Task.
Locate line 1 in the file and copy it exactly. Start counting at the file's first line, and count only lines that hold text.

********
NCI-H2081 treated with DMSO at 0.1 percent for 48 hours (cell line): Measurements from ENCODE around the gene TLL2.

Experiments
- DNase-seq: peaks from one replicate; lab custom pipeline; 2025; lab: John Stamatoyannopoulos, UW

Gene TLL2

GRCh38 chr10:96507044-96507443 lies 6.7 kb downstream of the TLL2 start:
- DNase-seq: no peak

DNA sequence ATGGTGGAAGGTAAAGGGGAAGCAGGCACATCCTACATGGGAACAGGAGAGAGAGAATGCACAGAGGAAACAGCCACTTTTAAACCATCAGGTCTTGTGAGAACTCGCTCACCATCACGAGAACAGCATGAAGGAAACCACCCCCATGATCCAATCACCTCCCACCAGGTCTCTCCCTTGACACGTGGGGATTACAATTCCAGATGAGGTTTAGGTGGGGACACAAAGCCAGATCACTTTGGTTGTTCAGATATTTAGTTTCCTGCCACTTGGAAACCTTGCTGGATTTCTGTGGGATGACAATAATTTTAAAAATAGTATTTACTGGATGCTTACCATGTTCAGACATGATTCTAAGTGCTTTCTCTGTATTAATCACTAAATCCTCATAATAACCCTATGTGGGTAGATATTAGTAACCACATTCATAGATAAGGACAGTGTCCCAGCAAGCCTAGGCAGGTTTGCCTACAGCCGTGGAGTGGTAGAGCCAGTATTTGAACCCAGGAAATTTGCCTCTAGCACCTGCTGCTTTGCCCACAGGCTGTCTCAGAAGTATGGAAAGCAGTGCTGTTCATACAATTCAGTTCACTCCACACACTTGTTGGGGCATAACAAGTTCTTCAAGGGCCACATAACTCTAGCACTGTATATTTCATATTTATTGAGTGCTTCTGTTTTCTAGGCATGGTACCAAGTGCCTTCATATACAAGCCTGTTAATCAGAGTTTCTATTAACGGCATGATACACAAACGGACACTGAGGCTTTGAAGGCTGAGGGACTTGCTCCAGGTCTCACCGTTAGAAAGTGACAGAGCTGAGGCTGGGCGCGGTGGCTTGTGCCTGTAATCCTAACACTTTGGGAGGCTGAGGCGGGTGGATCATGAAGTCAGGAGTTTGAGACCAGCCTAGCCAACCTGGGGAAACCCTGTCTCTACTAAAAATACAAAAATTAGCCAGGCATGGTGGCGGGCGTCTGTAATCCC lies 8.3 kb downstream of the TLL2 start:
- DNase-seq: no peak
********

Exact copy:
NCI-H2081 treated with DMSO at 0.1 percent for 48 hours (cell line): Measurements from ENCODE around the gene TLL2.